Meeting to Set Expectations
Once you have identified an employee is displaying poor performance, the first step is to meet with them to set out your expectations.
In this meeting, you should:
- Explain to the employee the poor performance they have been displaying e.g. tardiness.
- Set out the standard of performance you expect from the employee to address this poor performance e.g. arriving to work on time.
- The timeframe in which you would like to see an improvement in their performance e.g. immediately.
You should allow the employee a chance to respond and explain their behaviour.
The standard set in this meeting will be the standard against which the employee’s performance will be measured against in the future.
Try and obtain agreement from the employee on steps they will take to improve their performance and a timeframe by which they will achieve those steps. It is good practice to document this in a “Performance Improvement Plan” (PIP). A PIP is a useful tool to track an employee’s performance over a set period of time and is a good way of setting expectations and milestones for both the employer and employee.
This meeting may also be an opportunity for you to coach the employee or identify training opportunities for the employee which may help them in the performance of their role.
If the employee continues to display poor performance after you have clearly set out your expectations, then you can commence the disciplinary process. This involves further meetings and issuing of warnings to the employee that their employment is at risk of termination if they don’t improve their performance.
What needs to be communicated in a disciplinary meeting?
What is discussed and communicated during a disciplinary meeting is very much dependant on the nature of the poor performance or misconduct.
In general terms, the following should be communicated:
- What the poor performance or misconduct is.
- What the standard of performance or conduct is expected of the employee. Refer to the PIP that was put into place in the initial meeting.
- The timeframe in which you expect the poor performance or misconduct to be corrected.
- Refer to any previous warnings if applicable.
- State “this is a warning” and the following:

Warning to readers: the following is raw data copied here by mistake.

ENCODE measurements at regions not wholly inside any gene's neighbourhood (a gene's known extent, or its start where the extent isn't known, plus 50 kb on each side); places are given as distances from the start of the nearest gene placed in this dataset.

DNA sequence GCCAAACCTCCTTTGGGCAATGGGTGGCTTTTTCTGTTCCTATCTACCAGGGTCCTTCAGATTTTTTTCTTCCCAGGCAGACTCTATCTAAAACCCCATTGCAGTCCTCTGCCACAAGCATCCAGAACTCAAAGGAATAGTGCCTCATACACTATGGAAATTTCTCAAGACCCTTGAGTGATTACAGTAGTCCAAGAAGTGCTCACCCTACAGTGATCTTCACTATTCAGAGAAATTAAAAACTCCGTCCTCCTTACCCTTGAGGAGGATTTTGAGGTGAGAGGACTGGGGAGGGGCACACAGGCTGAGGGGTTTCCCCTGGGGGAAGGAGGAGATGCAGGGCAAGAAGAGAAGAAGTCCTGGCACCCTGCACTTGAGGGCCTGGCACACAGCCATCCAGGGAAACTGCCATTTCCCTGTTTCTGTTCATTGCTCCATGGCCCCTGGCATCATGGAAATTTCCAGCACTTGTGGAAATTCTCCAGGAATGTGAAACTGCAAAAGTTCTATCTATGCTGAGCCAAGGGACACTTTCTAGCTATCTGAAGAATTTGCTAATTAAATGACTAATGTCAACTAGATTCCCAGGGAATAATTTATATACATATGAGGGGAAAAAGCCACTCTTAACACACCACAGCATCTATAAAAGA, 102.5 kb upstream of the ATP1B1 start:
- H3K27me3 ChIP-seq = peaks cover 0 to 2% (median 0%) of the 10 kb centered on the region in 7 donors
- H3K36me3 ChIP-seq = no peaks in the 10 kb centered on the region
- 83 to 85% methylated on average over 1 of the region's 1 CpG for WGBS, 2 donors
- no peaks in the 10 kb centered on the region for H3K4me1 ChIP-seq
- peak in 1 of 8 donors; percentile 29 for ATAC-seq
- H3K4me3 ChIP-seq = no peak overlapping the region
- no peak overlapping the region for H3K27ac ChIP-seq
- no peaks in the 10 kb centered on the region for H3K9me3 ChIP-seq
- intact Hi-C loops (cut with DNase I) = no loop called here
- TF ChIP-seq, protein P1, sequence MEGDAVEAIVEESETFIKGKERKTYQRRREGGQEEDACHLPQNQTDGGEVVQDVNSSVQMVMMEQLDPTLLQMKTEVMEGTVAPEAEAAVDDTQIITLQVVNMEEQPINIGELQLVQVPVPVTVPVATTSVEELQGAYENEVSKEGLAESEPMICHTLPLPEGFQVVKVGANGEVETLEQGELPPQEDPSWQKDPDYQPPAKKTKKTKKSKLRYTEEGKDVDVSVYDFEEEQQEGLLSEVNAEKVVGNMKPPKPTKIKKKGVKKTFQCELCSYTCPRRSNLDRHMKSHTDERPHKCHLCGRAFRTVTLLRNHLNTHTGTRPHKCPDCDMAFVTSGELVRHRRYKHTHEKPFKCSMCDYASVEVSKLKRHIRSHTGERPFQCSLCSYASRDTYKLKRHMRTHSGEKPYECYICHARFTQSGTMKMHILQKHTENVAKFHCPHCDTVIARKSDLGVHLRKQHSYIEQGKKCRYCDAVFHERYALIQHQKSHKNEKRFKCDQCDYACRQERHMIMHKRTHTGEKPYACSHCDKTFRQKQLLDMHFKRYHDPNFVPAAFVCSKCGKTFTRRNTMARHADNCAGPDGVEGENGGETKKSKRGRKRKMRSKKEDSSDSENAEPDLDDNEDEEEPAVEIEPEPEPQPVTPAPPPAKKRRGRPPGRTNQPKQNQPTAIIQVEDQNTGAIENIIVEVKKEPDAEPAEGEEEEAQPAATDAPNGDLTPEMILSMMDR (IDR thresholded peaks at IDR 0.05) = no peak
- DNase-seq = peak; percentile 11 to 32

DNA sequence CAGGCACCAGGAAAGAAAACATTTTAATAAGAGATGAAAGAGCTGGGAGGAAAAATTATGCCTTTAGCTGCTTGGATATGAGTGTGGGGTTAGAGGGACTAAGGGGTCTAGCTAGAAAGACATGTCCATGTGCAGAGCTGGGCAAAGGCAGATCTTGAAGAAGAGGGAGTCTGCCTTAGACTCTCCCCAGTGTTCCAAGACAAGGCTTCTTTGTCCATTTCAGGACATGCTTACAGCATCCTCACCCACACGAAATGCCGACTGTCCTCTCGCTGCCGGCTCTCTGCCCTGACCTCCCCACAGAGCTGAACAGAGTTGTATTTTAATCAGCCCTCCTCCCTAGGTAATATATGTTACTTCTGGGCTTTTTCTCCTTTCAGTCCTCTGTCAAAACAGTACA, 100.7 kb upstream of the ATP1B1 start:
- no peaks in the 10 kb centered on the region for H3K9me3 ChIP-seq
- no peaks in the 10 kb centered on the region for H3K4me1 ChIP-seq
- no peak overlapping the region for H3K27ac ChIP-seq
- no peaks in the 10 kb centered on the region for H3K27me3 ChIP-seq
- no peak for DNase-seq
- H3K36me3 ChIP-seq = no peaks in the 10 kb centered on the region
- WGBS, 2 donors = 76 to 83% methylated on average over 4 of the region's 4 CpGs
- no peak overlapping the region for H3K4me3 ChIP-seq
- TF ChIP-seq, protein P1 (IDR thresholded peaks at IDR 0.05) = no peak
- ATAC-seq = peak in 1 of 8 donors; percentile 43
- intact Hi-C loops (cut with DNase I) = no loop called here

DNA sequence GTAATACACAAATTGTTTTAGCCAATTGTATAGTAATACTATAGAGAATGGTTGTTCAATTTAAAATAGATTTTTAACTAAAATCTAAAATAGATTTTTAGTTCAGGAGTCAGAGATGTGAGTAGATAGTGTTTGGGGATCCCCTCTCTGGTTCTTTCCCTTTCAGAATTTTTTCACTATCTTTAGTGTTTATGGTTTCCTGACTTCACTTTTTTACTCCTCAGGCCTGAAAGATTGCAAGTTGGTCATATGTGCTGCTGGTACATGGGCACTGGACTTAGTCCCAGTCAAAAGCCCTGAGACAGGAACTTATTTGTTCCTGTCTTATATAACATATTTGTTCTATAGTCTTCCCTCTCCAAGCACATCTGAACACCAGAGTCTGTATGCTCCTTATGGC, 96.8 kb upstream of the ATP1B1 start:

- If it is a first or second warning – “your employment may be terminated if you do not show satisfactory improvement.”
- If it is a third and final warning – “your employment will be terminated if you do not show satisfactory improvement.”
How many warnings?
Courts and tribunals generally accept three warnings should be given before a termination of employment can occur for poor performance. However, whilst that is a good “rule of thumb”, the number of warnings to be given will vary depending on the issue and the seriousness of the poor performance. For example, you may wish to give more than 3 warnings for an employee who breaches a no smoking policy. On the other hand, you may go straight to a “first and final warning” for misconduct such as swearing at a co-worker.
Verbal or written warnings?
There is a common misconception that verbal warnings are different to written warnings in terms of severity and that a number of verbal warnings should be given before a written warning can be issued. For example, many managers assume that three verbal warnings followed by three written warnings are required before a termination of employment can occur.
There is no requirement to give verbal warnings before written warnings can be issued. It’s better practice to not differentiate between “verbal” and “written” warnings. It is best to always give warnings verbally, which is then confirmed in writing to the employee afterwards.
Types of warnings?
Generally warnings follow a pattern:
- First warning – specify the employee’s employment may be terminated if no improvement in their performance or conduct within the specified timeframe.
- Second warning – specify the employee’s employment may be terminated if no improvement in their performance or conduct within the specified timeframe. Refer to the first warning to establish a pattern of behaviour.
- Third and final warning – specify the employee’s employment will be terminated if no improvement in their performance or conduct within the specified timeframe.
The crucial difference between a “final” warning from other warnings is a “final” warning states to the employee unequivocally that their employment will be terminated if there is no improvement in their performance or conduct in the specified timeframe.
Does the employee need to agree to the warning?
No, an employee does not need to agree to a warning for the warning to stand. Employers will often ask an employee to sign acknowledgment they have received a warning. The employee is not obliged to do so and if they refuse, a file note of the offer and refusal to sign should be made and placed on the employee’s file along with a copy of the warning.
In Part 3 of our Managing Poor Performance series, I will outline the practical steps to take before a performance meeting and address some of the common responses by employees.
Article by Ni Gao
Disclaimer: The information in this article is intended to be a guide only and should not replace specialist advice.